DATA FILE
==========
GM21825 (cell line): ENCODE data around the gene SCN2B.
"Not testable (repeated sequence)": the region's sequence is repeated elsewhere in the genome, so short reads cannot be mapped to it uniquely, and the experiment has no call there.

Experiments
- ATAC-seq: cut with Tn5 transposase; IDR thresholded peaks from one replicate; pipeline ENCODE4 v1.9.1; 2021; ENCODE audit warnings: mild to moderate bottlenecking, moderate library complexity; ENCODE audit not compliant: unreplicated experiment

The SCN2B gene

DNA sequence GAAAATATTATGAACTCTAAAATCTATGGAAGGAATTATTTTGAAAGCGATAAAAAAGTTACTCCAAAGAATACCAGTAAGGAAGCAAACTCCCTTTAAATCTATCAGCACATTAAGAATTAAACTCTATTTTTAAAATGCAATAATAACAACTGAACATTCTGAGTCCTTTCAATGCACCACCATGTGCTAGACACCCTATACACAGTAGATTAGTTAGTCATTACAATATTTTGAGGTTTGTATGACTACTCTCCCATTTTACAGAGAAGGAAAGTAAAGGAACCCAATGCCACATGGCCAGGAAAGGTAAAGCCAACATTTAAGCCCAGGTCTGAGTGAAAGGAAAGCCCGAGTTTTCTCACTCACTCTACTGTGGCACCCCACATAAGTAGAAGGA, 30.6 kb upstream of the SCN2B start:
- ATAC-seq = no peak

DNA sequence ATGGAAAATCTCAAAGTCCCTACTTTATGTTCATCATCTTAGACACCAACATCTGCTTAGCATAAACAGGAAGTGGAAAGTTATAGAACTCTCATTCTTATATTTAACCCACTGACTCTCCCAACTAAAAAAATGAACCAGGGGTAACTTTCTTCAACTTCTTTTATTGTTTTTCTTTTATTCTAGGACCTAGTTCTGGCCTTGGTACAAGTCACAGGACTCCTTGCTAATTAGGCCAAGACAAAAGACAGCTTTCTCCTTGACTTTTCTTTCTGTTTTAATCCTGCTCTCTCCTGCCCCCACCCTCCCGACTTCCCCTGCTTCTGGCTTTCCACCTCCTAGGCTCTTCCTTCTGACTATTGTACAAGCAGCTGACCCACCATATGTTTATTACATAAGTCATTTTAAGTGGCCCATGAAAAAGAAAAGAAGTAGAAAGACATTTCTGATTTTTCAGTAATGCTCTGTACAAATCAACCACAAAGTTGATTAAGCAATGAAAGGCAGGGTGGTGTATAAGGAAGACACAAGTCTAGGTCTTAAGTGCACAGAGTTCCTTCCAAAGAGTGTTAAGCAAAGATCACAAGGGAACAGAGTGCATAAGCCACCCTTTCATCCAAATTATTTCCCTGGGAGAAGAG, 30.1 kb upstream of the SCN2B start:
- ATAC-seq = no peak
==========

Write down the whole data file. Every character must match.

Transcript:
GM21825 (cell line): ENCODE data around the gene SCN2B.
"Not testable (repeated sequence)": the region's sequence is repeated elsewhere in the genome, so short reads cannot be mapped to it uniquely, and the experiment has no call there.

Experiments
- ATAC-seq: cut with Tn5 transposase; IDR thresholded peaks from one replicate; pipeline ENCODE4 v1.9.1; 2021; ENCODE audit warnings: mild to moderate bottlenecking, moderate library complexity; ENCODE audit not compliant: unreplicated experiment

The SCN2B gene

DNA sequence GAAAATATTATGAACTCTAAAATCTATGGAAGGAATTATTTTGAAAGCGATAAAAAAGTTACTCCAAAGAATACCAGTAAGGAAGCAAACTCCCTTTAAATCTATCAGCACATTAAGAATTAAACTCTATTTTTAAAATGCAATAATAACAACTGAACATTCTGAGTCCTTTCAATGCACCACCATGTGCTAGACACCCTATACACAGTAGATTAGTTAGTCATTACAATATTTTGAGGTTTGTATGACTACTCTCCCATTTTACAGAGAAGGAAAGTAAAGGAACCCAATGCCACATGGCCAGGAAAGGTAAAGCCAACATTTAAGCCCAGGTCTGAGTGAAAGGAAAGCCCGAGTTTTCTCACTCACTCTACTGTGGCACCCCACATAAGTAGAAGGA, 30.6 kb upstream of the SCN2B start:
- ATAC-seq = no peak

DNA sequence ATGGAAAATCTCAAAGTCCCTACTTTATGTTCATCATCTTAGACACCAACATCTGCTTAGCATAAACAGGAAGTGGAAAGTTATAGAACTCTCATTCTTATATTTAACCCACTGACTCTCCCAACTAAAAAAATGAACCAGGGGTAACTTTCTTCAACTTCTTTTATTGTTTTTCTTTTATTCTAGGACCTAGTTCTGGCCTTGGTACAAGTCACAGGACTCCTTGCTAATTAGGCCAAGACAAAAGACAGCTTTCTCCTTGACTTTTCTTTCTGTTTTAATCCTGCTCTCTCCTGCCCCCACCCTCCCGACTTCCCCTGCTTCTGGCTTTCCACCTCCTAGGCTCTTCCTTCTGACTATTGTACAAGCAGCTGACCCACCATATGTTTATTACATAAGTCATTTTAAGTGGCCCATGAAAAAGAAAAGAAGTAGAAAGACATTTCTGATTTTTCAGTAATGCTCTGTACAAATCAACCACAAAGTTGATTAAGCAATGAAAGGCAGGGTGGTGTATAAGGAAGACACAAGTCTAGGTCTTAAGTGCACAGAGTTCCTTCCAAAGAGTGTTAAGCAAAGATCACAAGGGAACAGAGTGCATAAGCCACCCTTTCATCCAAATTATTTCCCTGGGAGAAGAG, 30.1 kb upstream of the SCN2B start:
- ATAC-seq = no peak